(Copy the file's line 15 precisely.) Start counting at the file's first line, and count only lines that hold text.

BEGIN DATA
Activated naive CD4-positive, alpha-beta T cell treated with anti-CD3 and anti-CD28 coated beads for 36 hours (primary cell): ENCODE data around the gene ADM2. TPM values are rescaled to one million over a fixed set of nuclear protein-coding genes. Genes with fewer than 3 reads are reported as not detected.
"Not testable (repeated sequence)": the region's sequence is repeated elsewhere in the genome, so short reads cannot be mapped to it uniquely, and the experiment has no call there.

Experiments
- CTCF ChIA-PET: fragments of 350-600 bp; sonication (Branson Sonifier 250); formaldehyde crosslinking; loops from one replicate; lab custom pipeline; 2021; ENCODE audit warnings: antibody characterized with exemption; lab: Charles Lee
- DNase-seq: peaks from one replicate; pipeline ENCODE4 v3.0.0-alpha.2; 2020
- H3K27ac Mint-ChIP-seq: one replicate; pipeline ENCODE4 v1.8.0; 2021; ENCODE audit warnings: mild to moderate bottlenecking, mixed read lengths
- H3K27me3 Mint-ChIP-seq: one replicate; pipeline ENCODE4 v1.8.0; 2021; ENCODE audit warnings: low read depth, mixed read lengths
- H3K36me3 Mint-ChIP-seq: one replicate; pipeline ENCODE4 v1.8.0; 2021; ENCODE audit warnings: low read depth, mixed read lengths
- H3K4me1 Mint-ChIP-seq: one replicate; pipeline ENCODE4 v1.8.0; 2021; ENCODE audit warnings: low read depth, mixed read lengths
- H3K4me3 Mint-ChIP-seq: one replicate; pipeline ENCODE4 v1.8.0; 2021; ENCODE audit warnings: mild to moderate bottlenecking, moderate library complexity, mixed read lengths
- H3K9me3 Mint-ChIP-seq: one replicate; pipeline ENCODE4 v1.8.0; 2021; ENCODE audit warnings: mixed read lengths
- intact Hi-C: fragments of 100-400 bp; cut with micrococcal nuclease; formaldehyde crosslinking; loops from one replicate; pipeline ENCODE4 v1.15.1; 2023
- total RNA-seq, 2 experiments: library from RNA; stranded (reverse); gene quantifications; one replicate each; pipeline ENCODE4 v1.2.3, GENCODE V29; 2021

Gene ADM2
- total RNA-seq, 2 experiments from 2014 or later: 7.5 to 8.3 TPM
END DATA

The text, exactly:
- total RNA-seq, 2 experiments from 2014 or later: 7.5 to 8.3 TPM